President Donald Trump’s new budget proposal would sell off publicly owned transmission lines, including the ones owned by Bonneville Power Administration – a key source of electricity for Alcoa’s Intalco aluminum smelter at Cherry Point.
The Trump budget summary proposes raising $4.9 billion for the U.S. Treasury by selling BPA’s transmission assets from 2018 to 2027. An estimated $1.8 billion is expected in 2019.
But the proposed sale would raise rates for utility ratepayers, said Sen. Ron Wyden, D-Ore.
BPA provides power to Intalco, which employs about 465 people, under a 10-year contract that lasts through 2022. Intalco and its employees have survived some tense times in recent years, as negotiations over the price of electricity led to the shutdown of most of the other aluminum smelters in the region and idled Intalco for a time. Alcoa officials repeatedly have warned that the smelter would have to close permanently without long-term access to BPA’s supply of relatively low-cost hydropower.
Never miss a local story.
BPA also provides power to many public utility systems in the Northwest, including Blaine and Sumas in Whatcom County.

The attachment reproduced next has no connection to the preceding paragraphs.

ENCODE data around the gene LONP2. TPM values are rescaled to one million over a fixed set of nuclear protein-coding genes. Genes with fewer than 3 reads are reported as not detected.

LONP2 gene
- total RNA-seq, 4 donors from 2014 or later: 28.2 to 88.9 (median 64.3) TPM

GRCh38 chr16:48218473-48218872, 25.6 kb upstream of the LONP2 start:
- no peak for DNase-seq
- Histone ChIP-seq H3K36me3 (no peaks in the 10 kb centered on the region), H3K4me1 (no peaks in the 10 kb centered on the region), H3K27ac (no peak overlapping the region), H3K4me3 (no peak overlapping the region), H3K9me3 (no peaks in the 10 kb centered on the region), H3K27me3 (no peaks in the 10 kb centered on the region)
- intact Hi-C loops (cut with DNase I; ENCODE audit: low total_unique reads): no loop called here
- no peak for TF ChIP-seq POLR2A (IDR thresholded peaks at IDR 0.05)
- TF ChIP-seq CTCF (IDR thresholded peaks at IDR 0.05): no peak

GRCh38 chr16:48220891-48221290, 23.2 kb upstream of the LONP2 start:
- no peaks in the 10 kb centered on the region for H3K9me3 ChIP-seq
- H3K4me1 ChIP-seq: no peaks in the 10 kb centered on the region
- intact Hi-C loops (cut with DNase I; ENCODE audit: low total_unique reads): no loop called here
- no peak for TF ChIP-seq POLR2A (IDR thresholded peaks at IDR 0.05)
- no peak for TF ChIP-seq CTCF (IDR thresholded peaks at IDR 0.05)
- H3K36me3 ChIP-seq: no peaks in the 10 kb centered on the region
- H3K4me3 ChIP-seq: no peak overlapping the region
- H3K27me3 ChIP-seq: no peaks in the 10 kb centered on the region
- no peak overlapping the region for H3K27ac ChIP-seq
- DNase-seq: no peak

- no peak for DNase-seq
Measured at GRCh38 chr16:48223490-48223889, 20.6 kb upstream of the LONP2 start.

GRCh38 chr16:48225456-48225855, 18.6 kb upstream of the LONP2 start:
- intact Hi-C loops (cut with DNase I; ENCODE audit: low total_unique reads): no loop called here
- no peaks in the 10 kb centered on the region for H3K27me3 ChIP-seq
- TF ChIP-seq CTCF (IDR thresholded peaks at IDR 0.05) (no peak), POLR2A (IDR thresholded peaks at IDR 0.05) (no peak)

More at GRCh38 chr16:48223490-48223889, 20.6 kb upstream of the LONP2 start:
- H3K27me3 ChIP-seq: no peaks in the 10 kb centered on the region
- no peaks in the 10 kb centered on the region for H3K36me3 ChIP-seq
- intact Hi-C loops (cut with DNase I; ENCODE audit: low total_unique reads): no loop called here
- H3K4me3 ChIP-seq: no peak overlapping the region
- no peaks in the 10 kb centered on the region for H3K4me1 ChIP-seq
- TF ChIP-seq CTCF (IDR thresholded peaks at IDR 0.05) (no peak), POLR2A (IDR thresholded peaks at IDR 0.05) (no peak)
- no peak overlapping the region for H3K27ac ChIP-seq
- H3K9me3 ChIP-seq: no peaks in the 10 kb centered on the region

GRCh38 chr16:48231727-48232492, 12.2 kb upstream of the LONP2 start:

“Public power customers in the Pacific Northwest have paid for the system and their investment should not be put up for sale,” Wyden said.
BPA is part of the U.S. Department of Energy, but is self funding. It markets wholesale electric power, mostly from 31 hydroelectric dams in the Columbia River Basin and the Energy Northwest nuclear power plant near Richland. It operates15,000 circuit-miles of high voltage transmission lines and about 261 substations, serving an estimated 12 million people.
The Northwest Energy Coalition – an alliance of environmental, civic and other organizations supporting energy efficiency and new renewable resources – also condemned the proposal.
“At a time when economic and environmental priorities point to the need for greater integration and efficiency in electricity generation and transmission, this proposal goes in the opposite direction by threatening to fragment the Northwest energy system and increase costs for customers, said Wendy Gerlitz, the coalition’s policy director.
Because BPA is self-supporting, any revenue from the sale of transmission assets would be a one-time fix, said Fred Heutte, senior policy associate at the commission, in response to reports that the sale of assets is proposed to help offset the federal deficit.
“I successfully fought Republican’s efforts more than a decade ago to privatize Bonneville Power, and I will fight this misguided attempt,” Wyden said.
Annually the presidential administration proposes a budget for the next fiscal year starting Oct. 1, but Congress sets the final budget.